India was full of surprises - how experienced you are as a traveller almost has no bearing on this. She has plenty of unexpected oddities for tourists to marvel at in delight and often in astonishment. There are the rickshaw drivers, the heroes of India who will take you on a cheap, short journey by pure brute peddle-power. They are at the bottom of the ladder, working harder than any other driver using other forms of transport. For this reason we made the rickshaw our transport of choice for small journeys and tipped heavily. It was not uncommon to see tired rickshaw drivers at roadsides dangling over the metal frames of their carts, asleep with flies buzzing around them. They have patched clothing and get treated like dirt in the 'every man for himself' road culture of India. They therefore quickly earned my infinite respect. Then there are poverty-related sights that make your jaw drop, like the girl ironing by the roadside...with an iron filled with hot coals! There are the fires scattered along roadsides, lit by the seemingly infinite number of homeless Indians as their only means of warmth. The police also lit them whilst on sentry duty at many of their road closure cordons. All of this and I haven't even mentioned the monkeys which jump and bound across rooftops, across car roofs and swing on electricity cables. Avoid the cows if you happen to be on a collision course with one of them - they head-butt you with their horns if you fail to move sidewards in time. Cows are considered holy in India - and it appears the cows know it! There are the power-cuts which happen intermittently at inopportune moments like when you are having a coffee in a coffee shop - even the hotels here have torches in all of the rooms. No one bats an eyelid when this happens - apart from people like me who are stunned that power is not maintained 24/7. There's the practise of drivers urinating everywhere along roadsides and into grass verges as there are very few public toilets. It is not uncommon to see this happening in the most conspicuous and busy of places.

The most bizarre phenomenon India had to throw at us was being asked by Indian and Bangladeshi tourists to have our photograph taken with them - I am assuming because we were white-skinned? Initially thinking they wanted us to take a photo of them, it soon became clear that 'of' was actually 'with' them. It was an episode which would happen at all of the great tourist sites we visited in northern India: the Taj Mahal at Agra, Amber fort outside Amber, the Red Fort in Delhi. I didn't know whether to be offended or flattered: it was odd, but fun and got us into basic conversations with people we wouldn't have otherwise spoken to. These things, and many more, make India a fascinating place to visit - and that's before you have even seen any of the actual sights: some of which would appear on any half-committed traveller's bucket list of things to see. India is a place where you get real visual value for money. Its major sights do not disappoint, but it is also the things you see and experience along the way that never fail to amaze - and stun. See India as two holidays in one, a sort of buy one get one free if you will. If my camera memory stick is anything to go by, India is a photographic feast for your lens. I took nearly one thousand photos - of which the ones below represent the best. Everything, everywhere in India is a photograph.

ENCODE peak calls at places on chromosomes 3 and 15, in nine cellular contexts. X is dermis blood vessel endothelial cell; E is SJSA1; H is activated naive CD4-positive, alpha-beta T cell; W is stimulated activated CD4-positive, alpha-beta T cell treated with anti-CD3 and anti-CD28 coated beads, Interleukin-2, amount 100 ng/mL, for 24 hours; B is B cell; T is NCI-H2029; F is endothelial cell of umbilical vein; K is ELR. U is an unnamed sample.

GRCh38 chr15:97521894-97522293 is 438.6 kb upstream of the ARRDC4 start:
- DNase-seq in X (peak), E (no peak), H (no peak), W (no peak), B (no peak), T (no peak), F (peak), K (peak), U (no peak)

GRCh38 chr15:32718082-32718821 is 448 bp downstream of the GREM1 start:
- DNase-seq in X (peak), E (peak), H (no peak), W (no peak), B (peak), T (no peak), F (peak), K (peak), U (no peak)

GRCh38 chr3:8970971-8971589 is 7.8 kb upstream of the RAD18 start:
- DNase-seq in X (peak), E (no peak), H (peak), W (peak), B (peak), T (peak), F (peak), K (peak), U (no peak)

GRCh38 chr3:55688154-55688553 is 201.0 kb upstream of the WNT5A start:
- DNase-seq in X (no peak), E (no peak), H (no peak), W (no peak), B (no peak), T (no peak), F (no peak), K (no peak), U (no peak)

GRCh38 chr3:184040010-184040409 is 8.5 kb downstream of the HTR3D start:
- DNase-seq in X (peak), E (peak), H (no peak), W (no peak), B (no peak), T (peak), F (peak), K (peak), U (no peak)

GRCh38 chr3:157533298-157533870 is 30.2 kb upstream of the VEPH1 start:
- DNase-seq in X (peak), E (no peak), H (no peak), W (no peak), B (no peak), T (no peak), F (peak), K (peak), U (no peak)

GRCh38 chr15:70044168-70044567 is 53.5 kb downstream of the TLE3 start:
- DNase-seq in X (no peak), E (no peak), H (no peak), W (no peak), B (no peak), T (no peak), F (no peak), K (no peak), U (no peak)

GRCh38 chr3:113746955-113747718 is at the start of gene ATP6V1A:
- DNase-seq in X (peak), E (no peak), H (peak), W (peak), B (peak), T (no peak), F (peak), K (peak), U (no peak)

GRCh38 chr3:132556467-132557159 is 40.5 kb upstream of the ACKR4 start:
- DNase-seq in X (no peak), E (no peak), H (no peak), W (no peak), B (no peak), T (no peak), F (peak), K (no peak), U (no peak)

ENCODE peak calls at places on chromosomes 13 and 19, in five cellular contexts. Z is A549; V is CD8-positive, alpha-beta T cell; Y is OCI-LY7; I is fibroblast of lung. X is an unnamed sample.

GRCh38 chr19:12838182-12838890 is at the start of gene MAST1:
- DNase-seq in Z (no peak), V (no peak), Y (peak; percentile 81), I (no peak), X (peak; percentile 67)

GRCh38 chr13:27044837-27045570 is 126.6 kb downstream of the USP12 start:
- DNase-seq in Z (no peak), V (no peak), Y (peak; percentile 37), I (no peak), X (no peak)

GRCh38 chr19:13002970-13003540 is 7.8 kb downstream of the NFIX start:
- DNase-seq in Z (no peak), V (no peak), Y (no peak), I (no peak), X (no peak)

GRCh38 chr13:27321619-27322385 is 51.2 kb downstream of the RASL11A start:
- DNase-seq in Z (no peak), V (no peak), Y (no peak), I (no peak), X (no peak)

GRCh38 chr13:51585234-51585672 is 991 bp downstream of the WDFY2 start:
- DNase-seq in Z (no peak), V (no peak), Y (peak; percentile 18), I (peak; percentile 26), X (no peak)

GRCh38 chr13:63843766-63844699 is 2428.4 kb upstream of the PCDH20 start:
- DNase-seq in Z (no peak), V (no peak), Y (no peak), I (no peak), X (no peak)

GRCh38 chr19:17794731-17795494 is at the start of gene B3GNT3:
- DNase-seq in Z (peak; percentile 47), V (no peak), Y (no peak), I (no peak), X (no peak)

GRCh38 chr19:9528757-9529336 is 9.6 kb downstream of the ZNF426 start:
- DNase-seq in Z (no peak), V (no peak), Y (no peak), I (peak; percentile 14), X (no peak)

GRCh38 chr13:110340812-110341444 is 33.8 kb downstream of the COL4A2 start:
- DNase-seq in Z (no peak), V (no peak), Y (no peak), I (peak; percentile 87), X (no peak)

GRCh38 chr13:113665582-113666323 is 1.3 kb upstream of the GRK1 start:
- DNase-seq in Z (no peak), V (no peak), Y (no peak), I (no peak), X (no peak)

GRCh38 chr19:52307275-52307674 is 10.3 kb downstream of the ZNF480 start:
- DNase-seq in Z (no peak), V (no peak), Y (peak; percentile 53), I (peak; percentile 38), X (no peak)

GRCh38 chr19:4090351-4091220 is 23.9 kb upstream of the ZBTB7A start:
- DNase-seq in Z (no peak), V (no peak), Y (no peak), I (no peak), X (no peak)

Delhi is a crazy place with stunning sights dotted all over the city. It is divided into Old and New Delhi - the former being a British creation in the days of the British Raj. To me, all of Delhi looked 'old'. I could see very little evidence of new anywhere, apart from your entrance into the country at the airport. Delhi is a microcosm of all of the significant issues that modern India faces: poverty, health, a creaking infrastructure, and traffic congestion. Indeed, the Delhi rush hour starts at about 7am and only fizzles out some twelve hours later. The first thing any visitor will notice, after making their way through the modern Indira Ghandi airport, is the predatory nature of taxi drivers and tourist scouts. They come out of nowhere, having lain in wait, and bombard you with prying questions about where you're from, where you're staying and for how long and how you intend to travel around. They are scouts for dubious travel agencies. Being British in India does not help: forget your British obligation to be polite to strangers. Tell them flat - you are not interested. Being brusque shakes them off quicker - just bear in mind that it will be something you will have to contend with scores of times during your stay. Half-way through the trip my Britishness finally wore off, resorting, as I did, to ignoring them outright. These predators operate mainly at Connaught Place and the Delhi railway stations - so prepare to have your patience tested to the limit at these places in particular. Poverty drives many to earn a living this way - even to lie to you by saying your train is cancelled or your hotel is burnt down so they can then 'recommend' a driver or hotel - for which they get commission. Ignore all unsolicited offers of help. While this may offend those just being friendly (and there are some), it does shield you from becoming embroiled in anything unsavoury with those with a more self-focused agenda. Some will start with the predator calling card of 'where are you from?' Others try to shake your hand or observe you taking photographs before telling you something interesting about the thing you've just photographed after which they shift the conversation onto other things. Ignore and walk.